Our pantomime for Jan 2020 - GADS Gosforth

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Our pantomime for Jan 2020

Coming Next

Written by
Alan Frayn

Directed by
Karen Polmear

Gosforth Public Hall

Wed 22 Jan
Sat 25 Jan


by arrangement with
Stage Right Creative Ltd

Watch our Trailer on YouTube

Watch the Trailer on youtube

We would like to thank all of our helpers, sponsors, supporters and those who have donated raffle prizes.


Most of you will be familiar with the Disney version of Snow White from 1937 but the original story written by the Grimm brothers in 1812 was based on an old folklore going back to the 15th century. The name Snow White came from the queen. She pricked her finger while sewing and a drop of blood fell on some snow on a black ebony window sill. She was longing for a child and said that she wished for one with skin as white as snow, lips as red as blood and hair as black as ebony. Her child was born and she called her Snow White - fortunately for us as Blood Red or Ebony Black just don’t sound the same, do they?

Sadly the queen died soon after the birth and the king married a very beautiful but vain and cruel woman. The new queen dabbled in Black Magic and had a magic mirror. The classic words "Mirror, mirror on the wall who’s the fairest of them all" come from the original story. The mirror always answered that the queen was the fairest until Snow White reached the age of only 7 when the mirror named Snow White as the fairest. The Queen was enraged and over the years this anger built up until she decided to get her henchman to kill Snow White and bring back her heart and tongue as proof.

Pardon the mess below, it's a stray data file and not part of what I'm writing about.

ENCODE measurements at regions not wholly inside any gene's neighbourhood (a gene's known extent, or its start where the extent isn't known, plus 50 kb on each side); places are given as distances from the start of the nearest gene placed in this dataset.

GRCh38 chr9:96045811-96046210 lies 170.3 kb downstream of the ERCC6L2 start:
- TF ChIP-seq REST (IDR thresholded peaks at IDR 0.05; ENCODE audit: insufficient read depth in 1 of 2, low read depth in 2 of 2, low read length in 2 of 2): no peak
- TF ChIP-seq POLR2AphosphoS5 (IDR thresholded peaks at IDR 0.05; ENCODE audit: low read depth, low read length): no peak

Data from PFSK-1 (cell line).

The reluctant henchman told Snow White to run away, then killed a boar and took the heart and tongue back to the Queen. Snow White eventually found herself at a small cottage with 7 bowls of soup, 7 pieces of bread, 7 bowls of porridge and 7 small beds. Snow White took a small bit of food from each place setting, tried all the beds and found one that was comfortable to fall asleep in (now that sounds familiar). The dwarfs discover her and she agrees to become their housekeeper.


The Queen discovers through the mirror that Snow White is still alive and decides to get rid of her herself. She has 3 attempts: a corset that she ties too tight, a poisoned comb and a poisoned apple. The poisoned apple succeeds and the dwarfs mourn her. After 3 days they decide that they can’t bury her as she still looks so beautiful. They build a glass casket, put her in it and one of them guards her in the forest. A prince rides through the forest (as they do), sees Snow White and falls in love with her. The dwarfs agree that he can take her away. On the journey Snow White is jolted, the piece of apple is dislodged and hey presto! Snow White is alive again. They agree to marry and invitations are sent out to all the kingdoms.

The Queen gets her invitation and is going to the wedding when she finds out from the mirror that Snow White is the bride. She is incandescent with rage when she arrives at the wedding. When the prince finds out who she is, he orders that a pair of red hot cast iron shoes be put on her feet. The pain causes her to dance until she dies. At that moment her mirror breaks and her kingdom is no more. Needless to say the Snow White and her prince live happily ever after.

In the original tale, the dwarfs were not given names. They were first named in a 1912 Broadway production - Blick, Flick, Glick, Snick, Plick, Whick and Quee. In 1937, the Disney adaptation gave them the names we remember today - Bashful, Doc, Dopey, Grumpy, Happy, Sleepy and Sneezy. However, these Disney Dwarf names are copyrighted and cannot be used - hence the continual variety of dwarf names in modern Pantomime.

Our tale vaguely resembles the original plot, in that we have a Snow White, Seven Dwarfs, an evil Queen with a talking mirror and a charming Prince. After that, any similarity is purely coincidental but it's a jolly good laugh so just come along and have some fun. Red hot cast iron shoes just cannot get through a risk assessment these days so any chance of seeing them is minimal.


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